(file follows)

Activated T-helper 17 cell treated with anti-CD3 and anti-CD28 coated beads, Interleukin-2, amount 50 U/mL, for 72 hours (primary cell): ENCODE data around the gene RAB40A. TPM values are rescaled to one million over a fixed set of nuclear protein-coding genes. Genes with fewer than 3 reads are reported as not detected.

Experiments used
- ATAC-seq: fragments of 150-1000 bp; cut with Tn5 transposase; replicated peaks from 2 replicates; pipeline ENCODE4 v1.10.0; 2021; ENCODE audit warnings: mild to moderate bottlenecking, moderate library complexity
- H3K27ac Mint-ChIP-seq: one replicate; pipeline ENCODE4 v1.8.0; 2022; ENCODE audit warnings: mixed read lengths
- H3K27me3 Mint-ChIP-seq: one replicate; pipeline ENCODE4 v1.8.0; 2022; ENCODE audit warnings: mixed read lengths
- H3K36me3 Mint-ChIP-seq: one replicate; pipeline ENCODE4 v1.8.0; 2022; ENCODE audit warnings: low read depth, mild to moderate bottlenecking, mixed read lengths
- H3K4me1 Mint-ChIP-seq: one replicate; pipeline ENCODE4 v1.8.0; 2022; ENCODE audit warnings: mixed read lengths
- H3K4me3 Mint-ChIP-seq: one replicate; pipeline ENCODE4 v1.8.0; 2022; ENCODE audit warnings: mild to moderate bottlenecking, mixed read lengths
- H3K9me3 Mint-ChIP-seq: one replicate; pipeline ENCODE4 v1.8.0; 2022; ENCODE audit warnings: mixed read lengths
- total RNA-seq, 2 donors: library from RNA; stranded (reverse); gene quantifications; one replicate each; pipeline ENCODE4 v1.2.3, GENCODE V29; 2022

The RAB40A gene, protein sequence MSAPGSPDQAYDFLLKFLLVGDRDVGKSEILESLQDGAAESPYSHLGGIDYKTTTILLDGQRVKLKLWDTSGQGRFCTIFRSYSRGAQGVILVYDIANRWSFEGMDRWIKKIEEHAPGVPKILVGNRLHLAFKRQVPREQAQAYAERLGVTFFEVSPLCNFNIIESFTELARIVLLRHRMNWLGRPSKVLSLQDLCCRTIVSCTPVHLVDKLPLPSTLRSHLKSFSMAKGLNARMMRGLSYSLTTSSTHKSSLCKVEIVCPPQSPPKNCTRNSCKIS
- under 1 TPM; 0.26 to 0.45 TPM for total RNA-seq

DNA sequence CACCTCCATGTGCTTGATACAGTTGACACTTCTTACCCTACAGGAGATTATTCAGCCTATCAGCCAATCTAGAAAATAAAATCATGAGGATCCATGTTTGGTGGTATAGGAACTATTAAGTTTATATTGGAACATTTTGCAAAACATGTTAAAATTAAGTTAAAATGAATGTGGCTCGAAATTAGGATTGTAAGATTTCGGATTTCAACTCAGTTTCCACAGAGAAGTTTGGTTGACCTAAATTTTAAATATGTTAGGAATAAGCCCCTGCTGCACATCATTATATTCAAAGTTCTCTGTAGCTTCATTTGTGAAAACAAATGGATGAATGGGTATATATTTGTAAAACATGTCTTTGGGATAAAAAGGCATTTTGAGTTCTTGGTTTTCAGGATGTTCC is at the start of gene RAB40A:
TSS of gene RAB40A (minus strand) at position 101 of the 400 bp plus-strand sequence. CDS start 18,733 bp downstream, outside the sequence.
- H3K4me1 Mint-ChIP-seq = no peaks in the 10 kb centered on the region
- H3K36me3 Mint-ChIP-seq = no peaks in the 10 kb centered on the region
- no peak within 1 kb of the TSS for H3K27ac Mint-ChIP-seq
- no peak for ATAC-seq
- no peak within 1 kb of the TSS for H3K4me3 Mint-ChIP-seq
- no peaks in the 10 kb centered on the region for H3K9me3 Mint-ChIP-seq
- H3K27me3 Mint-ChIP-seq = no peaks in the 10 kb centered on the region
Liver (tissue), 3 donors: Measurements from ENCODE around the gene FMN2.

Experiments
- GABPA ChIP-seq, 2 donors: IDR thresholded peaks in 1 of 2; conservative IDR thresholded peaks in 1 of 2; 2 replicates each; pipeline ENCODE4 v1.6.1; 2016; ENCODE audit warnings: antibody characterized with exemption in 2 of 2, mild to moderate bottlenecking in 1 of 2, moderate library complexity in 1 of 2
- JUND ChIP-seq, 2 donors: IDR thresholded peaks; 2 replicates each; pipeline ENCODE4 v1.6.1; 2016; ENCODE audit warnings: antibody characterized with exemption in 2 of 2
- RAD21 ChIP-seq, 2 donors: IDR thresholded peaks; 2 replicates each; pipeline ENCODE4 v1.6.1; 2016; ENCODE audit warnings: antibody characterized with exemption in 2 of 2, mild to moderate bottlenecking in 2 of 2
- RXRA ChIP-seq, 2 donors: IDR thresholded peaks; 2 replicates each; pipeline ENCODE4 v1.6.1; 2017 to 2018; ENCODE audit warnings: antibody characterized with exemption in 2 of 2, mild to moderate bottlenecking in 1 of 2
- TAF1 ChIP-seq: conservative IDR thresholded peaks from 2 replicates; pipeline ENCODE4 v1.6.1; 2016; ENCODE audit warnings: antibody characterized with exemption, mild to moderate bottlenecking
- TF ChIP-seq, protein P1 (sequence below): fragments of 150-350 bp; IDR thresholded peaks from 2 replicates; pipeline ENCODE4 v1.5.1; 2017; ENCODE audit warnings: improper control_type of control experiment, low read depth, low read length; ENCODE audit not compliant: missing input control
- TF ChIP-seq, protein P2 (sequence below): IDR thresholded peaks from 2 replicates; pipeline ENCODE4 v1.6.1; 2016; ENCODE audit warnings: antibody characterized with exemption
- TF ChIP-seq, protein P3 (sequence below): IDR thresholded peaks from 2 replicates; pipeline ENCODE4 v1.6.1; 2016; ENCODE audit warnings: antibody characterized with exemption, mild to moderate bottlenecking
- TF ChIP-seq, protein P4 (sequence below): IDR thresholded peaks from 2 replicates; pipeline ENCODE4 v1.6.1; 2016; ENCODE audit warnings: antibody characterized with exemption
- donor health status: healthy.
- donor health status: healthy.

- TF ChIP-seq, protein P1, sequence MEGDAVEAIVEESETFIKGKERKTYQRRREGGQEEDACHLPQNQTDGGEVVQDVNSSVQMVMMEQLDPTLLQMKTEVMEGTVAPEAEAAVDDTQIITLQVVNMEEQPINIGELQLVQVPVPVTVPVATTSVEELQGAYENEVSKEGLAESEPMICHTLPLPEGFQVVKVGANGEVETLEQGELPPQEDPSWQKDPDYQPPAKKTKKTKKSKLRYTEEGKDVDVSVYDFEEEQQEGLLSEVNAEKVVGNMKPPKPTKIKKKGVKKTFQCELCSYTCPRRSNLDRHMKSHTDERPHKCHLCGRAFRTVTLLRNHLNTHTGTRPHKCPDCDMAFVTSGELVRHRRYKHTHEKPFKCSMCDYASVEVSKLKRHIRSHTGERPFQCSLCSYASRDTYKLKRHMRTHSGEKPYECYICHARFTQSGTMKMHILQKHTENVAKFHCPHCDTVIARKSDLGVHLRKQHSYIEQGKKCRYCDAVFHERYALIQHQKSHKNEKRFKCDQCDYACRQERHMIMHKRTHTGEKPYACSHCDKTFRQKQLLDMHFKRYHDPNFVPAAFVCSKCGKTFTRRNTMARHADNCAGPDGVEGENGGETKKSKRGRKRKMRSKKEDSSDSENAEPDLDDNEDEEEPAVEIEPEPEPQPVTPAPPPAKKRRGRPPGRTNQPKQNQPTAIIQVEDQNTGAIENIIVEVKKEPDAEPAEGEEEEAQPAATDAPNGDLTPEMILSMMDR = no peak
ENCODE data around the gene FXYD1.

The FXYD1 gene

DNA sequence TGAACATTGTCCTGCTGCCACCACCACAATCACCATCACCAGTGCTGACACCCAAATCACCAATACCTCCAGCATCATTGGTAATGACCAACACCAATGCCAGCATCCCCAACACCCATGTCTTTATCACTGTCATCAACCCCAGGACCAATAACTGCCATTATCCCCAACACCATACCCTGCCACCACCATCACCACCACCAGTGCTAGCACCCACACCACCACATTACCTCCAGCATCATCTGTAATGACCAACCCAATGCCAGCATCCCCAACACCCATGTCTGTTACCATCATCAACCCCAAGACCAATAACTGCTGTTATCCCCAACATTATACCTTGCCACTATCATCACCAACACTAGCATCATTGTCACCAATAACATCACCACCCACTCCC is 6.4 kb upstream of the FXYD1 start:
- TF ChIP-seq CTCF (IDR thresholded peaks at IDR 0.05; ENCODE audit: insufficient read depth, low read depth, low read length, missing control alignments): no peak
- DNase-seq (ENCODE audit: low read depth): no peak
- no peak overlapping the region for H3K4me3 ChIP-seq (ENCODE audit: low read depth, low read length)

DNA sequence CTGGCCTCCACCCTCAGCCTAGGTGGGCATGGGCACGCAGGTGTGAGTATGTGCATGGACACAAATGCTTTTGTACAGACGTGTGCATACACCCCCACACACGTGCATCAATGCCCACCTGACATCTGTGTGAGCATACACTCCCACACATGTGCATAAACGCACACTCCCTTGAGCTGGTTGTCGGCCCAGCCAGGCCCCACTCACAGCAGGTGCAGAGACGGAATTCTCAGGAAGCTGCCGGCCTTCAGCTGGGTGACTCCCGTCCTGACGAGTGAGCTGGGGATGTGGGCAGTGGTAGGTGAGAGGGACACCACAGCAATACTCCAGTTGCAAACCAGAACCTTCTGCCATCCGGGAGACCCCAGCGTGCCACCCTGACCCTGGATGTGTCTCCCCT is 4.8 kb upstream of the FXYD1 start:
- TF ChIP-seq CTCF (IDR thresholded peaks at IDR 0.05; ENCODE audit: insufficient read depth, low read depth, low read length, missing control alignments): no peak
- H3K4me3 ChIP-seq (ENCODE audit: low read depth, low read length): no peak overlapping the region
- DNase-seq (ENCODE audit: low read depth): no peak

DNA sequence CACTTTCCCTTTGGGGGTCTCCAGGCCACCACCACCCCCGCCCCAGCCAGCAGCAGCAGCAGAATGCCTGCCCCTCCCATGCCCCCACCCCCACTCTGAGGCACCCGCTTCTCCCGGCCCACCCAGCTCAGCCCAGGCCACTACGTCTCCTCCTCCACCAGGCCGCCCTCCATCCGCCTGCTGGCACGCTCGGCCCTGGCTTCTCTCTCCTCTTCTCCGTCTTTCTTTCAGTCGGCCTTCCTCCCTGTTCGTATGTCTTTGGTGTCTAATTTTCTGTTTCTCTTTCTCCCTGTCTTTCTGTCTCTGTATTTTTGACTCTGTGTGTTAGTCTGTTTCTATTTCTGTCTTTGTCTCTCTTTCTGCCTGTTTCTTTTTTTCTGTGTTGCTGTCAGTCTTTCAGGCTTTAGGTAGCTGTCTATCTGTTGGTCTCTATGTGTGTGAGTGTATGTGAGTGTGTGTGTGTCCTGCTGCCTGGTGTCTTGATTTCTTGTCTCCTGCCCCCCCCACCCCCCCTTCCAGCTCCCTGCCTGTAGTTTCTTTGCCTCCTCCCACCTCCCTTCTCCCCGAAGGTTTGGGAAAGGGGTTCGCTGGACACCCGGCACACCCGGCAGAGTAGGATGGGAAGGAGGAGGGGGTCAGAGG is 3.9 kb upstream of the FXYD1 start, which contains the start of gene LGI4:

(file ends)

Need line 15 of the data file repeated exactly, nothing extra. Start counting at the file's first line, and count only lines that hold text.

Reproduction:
- H3K4me1 Mint-ChIP-seq = no peaks in the 10 kb centered on the region